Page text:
You have to rely on the electronic viewfinder or rear LCD screen to see the aperture setting. There is a small LCD screen between the EV dial and the shutter dial, but it is too small and too difficult to read. I would rather have seen an aperture ring on the lenses. If you look closely, there is also a switch to choose between photography and filming.

The autofocus of the Nikon Z fc

The ability to use face and eye autofocus on the Nikon Z fc should come as no surprise. You can switch between autofocus for human and animal eyes, but only manually. Now it works not only in autofocus mode on all areas, but also in different focus areas. The Nikon Z fc has 209 autofocus points for focusing. Good news: Full eye tracking AF now also works for filming, something the Nikon Z 50 lacks.

Focus speed is good as is AF tracking as far as I know. Ocular autofocus works in relatively dark environments, but it’s still less responsive compared to Sony and Canon mirrorless cameras. But don’t worry, it won’t disappoint you. With 11 frames per second and full AF tracking, the Nikon Z fc is fast enough for occasional action photography. With 14 bit raw, the speed drops to 9 fps, which is still pretty fast for most photographers and most action shots.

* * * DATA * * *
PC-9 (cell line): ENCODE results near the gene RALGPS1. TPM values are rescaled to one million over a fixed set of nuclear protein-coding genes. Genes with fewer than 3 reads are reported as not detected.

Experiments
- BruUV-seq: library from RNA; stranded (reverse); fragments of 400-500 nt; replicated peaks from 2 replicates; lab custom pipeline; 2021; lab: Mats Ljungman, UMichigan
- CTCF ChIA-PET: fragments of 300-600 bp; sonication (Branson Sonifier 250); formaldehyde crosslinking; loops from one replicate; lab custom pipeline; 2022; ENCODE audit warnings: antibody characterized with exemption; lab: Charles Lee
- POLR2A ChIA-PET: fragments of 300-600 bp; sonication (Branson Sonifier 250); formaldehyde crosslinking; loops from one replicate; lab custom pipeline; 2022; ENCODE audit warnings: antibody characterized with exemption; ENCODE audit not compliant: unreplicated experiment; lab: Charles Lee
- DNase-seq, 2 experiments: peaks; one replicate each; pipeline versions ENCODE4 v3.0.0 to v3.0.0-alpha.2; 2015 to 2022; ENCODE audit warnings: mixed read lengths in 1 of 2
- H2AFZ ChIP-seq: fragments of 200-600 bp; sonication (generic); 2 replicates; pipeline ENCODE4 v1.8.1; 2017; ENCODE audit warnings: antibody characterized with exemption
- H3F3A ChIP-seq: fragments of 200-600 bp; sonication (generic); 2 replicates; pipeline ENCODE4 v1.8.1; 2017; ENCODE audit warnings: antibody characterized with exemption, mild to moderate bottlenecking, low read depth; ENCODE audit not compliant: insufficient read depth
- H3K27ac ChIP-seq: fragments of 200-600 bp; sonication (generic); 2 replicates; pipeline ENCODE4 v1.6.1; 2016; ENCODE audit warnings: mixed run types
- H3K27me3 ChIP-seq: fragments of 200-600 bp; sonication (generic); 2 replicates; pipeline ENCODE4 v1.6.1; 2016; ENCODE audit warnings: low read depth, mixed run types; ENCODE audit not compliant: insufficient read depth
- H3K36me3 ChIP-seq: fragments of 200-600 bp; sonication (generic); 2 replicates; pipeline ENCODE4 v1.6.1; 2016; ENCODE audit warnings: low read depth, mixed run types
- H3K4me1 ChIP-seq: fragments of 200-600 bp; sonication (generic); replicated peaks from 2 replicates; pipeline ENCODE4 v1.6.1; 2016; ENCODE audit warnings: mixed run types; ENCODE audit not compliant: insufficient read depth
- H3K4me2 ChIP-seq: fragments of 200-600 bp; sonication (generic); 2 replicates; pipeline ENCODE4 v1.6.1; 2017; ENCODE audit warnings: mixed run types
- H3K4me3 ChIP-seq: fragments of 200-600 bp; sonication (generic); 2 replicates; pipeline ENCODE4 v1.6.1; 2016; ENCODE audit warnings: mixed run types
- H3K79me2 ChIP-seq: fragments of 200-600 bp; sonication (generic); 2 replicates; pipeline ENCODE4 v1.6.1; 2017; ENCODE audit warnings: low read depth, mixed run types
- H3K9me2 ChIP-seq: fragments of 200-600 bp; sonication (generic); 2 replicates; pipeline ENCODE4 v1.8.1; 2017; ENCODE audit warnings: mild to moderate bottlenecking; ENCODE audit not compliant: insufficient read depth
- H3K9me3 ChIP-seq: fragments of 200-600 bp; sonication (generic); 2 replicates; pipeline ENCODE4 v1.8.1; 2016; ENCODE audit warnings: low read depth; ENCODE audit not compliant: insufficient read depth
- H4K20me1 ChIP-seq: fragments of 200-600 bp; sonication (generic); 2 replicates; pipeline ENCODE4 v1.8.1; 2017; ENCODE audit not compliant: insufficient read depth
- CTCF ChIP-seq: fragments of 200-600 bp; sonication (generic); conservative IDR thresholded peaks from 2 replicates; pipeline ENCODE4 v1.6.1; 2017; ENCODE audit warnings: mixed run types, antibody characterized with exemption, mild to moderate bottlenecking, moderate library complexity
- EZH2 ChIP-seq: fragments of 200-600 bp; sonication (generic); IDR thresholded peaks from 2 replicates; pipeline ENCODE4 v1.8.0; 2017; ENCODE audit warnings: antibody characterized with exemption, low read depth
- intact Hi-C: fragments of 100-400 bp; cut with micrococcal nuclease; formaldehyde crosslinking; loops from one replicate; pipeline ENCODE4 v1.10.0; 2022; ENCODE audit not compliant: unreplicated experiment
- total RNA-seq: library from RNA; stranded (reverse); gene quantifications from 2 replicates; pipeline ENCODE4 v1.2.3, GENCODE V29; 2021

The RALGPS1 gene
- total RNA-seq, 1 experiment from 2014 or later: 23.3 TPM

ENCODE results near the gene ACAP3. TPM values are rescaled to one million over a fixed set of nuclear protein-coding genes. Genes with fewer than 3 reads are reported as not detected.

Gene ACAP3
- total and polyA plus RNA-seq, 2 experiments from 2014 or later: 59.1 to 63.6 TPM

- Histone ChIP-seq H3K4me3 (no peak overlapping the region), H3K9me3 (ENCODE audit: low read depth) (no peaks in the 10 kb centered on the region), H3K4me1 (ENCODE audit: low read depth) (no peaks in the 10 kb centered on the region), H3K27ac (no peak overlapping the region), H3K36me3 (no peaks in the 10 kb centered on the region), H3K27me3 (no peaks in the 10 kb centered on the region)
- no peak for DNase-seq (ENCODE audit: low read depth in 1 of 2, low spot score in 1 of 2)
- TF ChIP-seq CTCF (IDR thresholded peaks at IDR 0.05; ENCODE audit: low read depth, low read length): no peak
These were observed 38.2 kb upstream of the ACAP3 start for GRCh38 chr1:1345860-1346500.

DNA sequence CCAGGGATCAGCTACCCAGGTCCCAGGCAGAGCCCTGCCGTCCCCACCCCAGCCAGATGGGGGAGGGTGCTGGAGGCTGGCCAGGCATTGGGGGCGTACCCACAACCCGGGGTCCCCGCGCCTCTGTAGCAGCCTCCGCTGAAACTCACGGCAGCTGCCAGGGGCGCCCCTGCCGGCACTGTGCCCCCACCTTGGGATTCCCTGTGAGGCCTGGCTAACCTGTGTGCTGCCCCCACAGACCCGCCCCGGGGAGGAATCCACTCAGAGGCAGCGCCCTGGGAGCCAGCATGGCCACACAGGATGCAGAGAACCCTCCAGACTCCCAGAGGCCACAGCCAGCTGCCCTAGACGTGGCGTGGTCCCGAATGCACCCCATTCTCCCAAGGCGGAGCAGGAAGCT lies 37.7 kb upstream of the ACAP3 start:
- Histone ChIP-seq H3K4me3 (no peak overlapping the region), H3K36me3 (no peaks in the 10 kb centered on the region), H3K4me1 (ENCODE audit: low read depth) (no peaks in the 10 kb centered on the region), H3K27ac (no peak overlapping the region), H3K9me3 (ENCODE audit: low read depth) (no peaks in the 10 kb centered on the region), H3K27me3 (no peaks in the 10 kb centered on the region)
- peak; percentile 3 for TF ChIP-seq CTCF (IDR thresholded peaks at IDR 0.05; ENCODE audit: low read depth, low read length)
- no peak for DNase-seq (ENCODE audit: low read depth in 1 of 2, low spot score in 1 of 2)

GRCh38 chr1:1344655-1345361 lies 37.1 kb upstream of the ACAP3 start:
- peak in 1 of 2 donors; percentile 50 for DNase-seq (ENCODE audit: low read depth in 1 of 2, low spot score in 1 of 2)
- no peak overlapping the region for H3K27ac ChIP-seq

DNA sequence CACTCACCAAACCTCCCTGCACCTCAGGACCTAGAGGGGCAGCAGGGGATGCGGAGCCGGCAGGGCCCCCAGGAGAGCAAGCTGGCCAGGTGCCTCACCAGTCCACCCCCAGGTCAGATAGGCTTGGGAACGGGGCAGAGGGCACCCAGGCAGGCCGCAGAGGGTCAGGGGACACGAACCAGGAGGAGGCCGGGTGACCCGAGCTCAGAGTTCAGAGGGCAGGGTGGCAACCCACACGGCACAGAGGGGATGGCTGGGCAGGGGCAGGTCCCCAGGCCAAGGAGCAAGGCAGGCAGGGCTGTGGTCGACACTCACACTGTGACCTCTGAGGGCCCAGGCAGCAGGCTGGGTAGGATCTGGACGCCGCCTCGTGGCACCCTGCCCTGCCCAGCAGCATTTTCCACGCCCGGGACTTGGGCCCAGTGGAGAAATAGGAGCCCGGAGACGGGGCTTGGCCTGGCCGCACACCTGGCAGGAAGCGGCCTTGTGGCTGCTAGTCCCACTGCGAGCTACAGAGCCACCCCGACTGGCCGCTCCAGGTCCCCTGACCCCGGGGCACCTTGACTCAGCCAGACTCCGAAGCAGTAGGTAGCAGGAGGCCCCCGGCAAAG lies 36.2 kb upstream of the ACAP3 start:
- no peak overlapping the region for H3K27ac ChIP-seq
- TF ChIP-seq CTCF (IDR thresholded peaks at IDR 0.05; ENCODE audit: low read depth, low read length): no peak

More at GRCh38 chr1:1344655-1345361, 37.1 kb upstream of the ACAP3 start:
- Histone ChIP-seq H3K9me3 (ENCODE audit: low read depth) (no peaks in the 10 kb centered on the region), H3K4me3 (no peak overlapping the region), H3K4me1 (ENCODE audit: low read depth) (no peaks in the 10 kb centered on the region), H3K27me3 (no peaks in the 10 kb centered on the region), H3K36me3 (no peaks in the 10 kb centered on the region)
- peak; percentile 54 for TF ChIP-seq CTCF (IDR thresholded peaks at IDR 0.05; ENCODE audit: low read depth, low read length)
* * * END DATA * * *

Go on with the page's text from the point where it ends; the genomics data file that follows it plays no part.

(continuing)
My conclusion after using the Nikon Z fc

Photographing with the Nikon Z fc was a lot of fun. It’s a great camera to use, and its similarity to the Nikon FE and FM makes it a stylish camera. And people will choose this camera because of how it looks, I’m sure. It doesn’t matter, because the Nikon Z fc produces good 20 megapixel photos with great dynamic range. The three-inch fully-articulated LCD screen also makes it a good camera for content creators.

I loved using the manual mode just because it’s fun to use the dials. As said, I also closed the LCD screen a lot. I know it sounds silly, but it made using the Nikon Z fc even more fun. Because the raw files could not be played with Lightroom Classic at that time – except with a small change in the EXIF ​​data – I decided to take a lot of JPEG photos in the camera. The results are very satisfactory and answer the question I asked in a previous article.